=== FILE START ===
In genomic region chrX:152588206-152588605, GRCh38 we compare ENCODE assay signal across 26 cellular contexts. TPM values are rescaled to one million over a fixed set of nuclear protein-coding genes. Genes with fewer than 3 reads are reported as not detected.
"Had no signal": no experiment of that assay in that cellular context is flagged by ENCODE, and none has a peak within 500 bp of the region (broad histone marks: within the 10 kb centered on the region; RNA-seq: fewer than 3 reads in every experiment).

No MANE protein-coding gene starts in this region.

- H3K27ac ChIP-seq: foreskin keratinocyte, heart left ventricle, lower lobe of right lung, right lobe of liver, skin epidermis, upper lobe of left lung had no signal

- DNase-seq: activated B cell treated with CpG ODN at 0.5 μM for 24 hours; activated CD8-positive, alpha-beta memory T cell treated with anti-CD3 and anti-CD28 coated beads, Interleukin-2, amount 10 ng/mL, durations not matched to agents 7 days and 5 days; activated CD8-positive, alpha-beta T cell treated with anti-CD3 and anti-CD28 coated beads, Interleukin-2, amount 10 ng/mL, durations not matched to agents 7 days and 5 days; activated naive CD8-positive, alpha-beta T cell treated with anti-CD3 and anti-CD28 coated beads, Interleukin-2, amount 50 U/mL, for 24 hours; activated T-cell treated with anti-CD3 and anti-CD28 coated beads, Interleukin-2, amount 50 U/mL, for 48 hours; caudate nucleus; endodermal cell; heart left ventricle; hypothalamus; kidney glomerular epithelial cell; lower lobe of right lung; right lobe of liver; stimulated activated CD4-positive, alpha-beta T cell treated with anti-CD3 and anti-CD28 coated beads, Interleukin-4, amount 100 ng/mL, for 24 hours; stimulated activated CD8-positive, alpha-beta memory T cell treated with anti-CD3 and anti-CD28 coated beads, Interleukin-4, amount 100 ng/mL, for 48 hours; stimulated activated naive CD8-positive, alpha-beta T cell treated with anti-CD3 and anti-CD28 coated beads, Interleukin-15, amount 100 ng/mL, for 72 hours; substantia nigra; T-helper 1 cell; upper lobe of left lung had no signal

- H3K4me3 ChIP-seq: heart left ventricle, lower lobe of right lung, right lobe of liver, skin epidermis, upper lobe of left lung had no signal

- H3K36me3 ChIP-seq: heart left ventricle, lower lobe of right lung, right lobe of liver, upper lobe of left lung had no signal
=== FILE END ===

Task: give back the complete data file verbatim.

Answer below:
In genomic region chrX:152588206-152588605, GRCh38 we compare ENCODE assay signal across 26 cellular contexts. TPM values are rescaled to one million over a fixed set of nuclear protein-coding genes. Genes with fewer than 3 reads are reported as not detected.
"Had no signal": no experiment of that assay in that cellular context is flagged by ENCODE, and none has a peak within 500 bp of the region (broad histone marks: within the 10 kb centered on the region; RNA-seq: fewer than 3 reads in every experiment).

No MANE protein-coding gene starts in this region.

- H3K27ac ChIP-seq: foreskin keratinocyte, heart left ventricle, lower lobe of right lung, right lobe of liver, skin epidermis, upper lobe of left lung had no signal

- DNase-seq: activated B cell treated with CpG ODN at 0.5 μM for 24 hours; activated CD8-positive, alpha-beta memory T cell treated with anti-CD3 and anti-CD28 coated beads, Interleukin-2, amount 10 ng/mL, durations not matched to agents 7 days and 5 days; activated CD8-positive, alpha-beta T cell treated with anti-CD3 and anti-CD28 coated beads, Interleukin-2, amount 10 ng/mL, durations not matched to agents 7 days and 5 days; activated naive CD8-positive, alpha-beta T cell treated with anti-CD3 and anti-CD28 coated beads, Interleukin-2, amount 50 U/mL, for 24 hours; activated T-cell treated with anti-CD3 and anti-CD28 coated beads, Interleukin-2, amount 50 U/mL, for 48 hours; caudate nucleus; endodermal cell; heart left ventricle; hypothalamus; kidney glomerular epithelial cell; lower lobe of right lung; right lobe of liver; stimulated activated CD4-positive, alpha-beta T cell treated with anti-CD3 and anti-CD28 coated beads, Interleukin-4, amount 100 ng/mL, for 24 hours; stimulated activated CD8-positive, alpha-beta memory T cell treated with anti-CD3 and anti-CD28 coated beads, Interleukin-4, amount 100 ng/mL, for 48 hours; stimulated activated naive CD8-positive, alpha-beta T cell treated with anti-CD3 and anti-CD28 coated beads, Interleukin-15, amount 100 ng/mL, for 72 hours; substantia nigra; T-helper 1 cell; upper lobe of left lung had no signal

- H3K4me3 ChIP-seq: heart left ventricle, lower lobe of right lung, right lobe of liver, skin epidermis, upper lobe of left lung had no signal

- H3K36me3 ChIP-seq: heart left ventricle, lower lobe of right lung, right lobe of liver, upper lobe of left lung had no signal